Terrence Howard Throws Shade at Iron Man Star, Hints Robert Downey Jr. "Pushed Him Out" of Sequels
Drama, drama, drama. Terrence Howard spilled all kinds of secrets on the Nov. 14 episode of Watch What Happens Live, including -- but not limited to -- what really went down between the first and second Iron Man movies, when he was replaced as Lt. Colonel James "Rhodey" Rhodes by Don Cheadle.
"This is going to get me in a lot of trouble," the Best Man Holiday actor told Bravo's Andy Cohen. "It turns out that the person that I helped become Iron Man, when it was time to re-up for the second [movie], took the money that was supposed to go to me and pushed me out."
Howard, 44, didn't name names, but the person who became Iron Man, of course, is Robert Downey Jr.
"We did a three-picture deal, so that means that you did the deal ahead of time. It was going to be a certain amount for the first one, a certain amount for the second one, a certain amount for the third," the Oscar nominee explained to Cohen. "They came to me with the second and said, 'Look, we will pay you one-eighth of what we contractually had for you, because we think the second one will be successful with or without you.'"
(The first Iron Man movie grossed more than $585 million worldwide in its first 14 months. The sequel, Iron Man 2, was the third highest-grossing movie of 2010, and Iron Man 3 has grossed over $1 billion since its release in May 2013.)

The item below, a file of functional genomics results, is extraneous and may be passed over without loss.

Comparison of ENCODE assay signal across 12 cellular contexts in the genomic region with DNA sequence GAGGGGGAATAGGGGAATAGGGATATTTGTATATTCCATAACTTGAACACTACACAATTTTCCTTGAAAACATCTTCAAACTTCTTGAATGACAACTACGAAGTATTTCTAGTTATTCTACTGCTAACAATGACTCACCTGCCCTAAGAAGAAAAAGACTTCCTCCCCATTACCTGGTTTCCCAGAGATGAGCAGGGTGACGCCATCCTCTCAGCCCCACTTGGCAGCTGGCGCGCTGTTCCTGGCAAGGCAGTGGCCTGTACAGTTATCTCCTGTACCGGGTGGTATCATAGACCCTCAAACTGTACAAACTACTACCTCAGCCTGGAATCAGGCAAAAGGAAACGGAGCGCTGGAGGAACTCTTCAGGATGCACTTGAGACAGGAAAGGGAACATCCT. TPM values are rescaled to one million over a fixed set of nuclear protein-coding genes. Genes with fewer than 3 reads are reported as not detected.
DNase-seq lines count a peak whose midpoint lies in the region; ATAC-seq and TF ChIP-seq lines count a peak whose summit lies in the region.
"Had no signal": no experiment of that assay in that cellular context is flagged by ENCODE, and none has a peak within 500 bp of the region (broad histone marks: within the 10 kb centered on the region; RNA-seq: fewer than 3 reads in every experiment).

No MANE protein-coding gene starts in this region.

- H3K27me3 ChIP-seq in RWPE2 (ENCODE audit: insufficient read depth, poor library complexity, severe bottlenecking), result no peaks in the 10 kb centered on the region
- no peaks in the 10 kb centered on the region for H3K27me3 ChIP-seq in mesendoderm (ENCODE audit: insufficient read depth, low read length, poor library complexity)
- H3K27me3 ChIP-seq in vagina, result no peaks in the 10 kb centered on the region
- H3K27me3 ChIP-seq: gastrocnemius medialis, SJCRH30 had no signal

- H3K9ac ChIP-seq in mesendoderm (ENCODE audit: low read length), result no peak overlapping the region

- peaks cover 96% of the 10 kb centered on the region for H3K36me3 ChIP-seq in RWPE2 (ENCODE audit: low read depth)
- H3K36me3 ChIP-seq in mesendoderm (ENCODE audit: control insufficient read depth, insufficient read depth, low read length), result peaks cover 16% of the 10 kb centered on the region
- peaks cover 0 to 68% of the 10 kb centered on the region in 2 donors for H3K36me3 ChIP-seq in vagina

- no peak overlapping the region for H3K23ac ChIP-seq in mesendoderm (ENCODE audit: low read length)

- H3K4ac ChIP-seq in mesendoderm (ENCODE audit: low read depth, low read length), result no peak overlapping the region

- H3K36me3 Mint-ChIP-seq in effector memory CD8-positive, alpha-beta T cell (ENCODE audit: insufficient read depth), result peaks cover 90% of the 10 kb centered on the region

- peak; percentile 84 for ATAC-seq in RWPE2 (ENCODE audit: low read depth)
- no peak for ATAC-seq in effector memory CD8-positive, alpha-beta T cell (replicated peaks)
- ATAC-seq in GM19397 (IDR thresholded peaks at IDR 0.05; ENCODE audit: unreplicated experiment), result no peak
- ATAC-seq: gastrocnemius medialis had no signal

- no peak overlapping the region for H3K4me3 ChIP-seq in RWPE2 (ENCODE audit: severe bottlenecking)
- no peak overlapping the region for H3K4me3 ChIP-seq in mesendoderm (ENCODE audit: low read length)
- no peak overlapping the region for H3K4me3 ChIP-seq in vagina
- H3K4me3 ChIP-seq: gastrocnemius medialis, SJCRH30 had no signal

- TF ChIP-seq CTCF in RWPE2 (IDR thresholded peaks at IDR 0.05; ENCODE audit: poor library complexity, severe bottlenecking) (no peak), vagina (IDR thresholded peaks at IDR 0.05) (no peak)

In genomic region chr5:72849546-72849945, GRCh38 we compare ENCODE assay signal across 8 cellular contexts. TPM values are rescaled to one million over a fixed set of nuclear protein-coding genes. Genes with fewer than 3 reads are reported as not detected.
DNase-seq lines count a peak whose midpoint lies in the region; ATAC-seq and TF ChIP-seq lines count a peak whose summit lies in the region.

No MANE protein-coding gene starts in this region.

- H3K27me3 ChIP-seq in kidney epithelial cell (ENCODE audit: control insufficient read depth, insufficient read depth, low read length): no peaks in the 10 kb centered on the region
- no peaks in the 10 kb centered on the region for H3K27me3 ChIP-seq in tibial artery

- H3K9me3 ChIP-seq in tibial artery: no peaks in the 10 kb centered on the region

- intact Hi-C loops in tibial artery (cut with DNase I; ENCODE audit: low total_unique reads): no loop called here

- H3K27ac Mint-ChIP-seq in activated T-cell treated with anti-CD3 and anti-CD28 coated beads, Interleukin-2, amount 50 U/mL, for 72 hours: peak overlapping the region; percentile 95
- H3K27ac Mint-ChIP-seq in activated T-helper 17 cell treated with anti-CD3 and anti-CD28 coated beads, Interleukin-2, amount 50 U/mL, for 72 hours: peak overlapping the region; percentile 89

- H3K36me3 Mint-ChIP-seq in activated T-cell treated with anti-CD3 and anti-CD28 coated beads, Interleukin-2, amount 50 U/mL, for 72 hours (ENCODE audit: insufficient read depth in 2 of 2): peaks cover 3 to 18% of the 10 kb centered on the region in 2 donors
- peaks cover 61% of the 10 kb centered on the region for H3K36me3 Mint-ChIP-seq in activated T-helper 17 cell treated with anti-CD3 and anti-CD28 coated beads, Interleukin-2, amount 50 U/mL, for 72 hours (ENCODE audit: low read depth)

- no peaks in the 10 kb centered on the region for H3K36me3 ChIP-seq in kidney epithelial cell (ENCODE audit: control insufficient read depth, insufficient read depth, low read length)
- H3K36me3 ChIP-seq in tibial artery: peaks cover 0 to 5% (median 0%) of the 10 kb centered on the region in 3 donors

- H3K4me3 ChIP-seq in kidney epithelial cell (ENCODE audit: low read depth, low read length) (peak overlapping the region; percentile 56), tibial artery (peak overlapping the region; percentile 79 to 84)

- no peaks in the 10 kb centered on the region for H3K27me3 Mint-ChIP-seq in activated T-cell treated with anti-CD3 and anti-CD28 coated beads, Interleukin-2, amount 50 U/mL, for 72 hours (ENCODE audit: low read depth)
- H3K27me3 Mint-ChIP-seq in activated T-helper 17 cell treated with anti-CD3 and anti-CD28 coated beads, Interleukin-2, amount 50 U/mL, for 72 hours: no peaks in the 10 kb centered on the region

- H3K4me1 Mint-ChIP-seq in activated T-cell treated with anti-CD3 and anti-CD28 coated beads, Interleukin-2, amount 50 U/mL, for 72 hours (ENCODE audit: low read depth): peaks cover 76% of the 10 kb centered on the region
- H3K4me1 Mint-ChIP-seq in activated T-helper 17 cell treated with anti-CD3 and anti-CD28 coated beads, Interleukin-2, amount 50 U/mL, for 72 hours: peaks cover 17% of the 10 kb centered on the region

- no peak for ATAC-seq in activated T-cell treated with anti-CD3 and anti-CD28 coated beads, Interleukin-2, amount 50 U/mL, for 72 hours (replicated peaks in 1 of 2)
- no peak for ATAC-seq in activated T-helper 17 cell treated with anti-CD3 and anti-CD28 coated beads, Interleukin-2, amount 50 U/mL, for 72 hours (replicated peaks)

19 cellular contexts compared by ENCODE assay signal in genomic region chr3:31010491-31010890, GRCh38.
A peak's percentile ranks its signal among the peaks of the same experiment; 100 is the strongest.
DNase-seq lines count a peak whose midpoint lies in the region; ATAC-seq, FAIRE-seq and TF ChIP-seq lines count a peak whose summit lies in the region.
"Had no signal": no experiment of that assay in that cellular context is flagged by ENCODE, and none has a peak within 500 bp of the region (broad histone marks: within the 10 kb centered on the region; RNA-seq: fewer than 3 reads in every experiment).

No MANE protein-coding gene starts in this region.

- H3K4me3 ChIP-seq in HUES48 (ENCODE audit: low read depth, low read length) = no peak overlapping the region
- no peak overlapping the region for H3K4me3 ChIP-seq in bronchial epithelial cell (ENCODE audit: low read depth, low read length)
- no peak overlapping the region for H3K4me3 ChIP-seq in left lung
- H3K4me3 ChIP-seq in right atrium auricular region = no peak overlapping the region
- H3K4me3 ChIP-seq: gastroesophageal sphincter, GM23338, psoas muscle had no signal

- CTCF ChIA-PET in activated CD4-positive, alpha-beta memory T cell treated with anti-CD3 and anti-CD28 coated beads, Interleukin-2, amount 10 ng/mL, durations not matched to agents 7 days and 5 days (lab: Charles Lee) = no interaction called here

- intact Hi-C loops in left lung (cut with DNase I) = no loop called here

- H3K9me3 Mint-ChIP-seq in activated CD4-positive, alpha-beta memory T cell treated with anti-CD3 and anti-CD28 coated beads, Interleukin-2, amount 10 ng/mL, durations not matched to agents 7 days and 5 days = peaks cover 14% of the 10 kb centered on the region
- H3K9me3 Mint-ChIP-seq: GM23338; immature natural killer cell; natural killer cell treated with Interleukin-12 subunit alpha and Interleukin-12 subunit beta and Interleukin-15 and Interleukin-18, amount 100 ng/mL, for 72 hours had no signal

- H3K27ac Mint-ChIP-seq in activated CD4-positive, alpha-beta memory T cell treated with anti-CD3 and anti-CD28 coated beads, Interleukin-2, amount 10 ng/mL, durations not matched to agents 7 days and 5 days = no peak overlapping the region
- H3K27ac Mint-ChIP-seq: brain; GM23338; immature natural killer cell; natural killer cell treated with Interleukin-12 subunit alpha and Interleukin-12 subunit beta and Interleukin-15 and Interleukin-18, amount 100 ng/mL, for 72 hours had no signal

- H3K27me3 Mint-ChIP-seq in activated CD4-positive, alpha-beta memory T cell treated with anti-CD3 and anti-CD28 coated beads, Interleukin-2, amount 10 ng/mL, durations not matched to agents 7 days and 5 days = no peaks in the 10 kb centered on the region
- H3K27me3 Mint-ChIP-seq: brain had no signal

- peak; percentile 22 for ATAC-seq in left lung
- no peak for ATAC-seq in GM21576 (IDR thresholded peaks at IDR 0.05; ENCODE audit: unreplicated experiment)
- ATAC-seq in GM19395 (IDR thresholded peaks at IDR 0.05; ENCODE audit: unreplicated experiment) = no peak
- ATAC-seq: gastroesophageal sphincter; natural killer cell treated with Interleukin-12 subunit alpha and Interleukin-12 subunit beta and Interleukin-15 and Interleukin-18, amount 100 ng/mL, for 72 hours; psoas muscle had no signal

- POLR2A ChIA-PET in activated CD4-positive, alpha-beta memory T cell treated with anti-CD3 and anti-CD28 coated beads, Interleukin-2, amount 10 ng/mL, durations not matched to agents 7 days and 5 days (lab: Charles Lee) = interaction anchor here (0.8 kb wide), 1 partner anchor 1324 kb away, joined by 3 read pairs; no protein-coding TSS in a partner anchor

Howard said that he tried, to no avail, to get some backup from his pal. "I called my friend -- that I helped get the first job -- and he didn't call me back for three months," he claimed, prompting the WWHL audience to break into a chorus of disapproving "oohs."
"How are things now with your friend?" Cohen asked.
"Oh, I love him," the star replied dryly, without a trace of a smile. "God's gonna bless him."
Howard also dished on his near misses, romantically speaking, with some very famous fellow stars. At one point in the night, he claimed that Top Chef standout Padma Lakshmi "came on" to him while the two were filming Mariah Carey's 2001 bomb Glitter. But he resisted her alleged advances. "I don't like dominant women," he told Cohen.
One exception? Beyonce. "Her lap dance skills are like a nine. But her spirit and her intent -- because I tried to talk to her once, and I missed the opportunity, and she was like, 'This is what you missed' -- she's like a 100," he said.
Asked what he meant when he said he "tried to talk to her," Howard elaborated: "We had a meeting. I looked at her, she looked at me, there was the kismet."
And then? "And then I tried to talk to her [friend]," he said.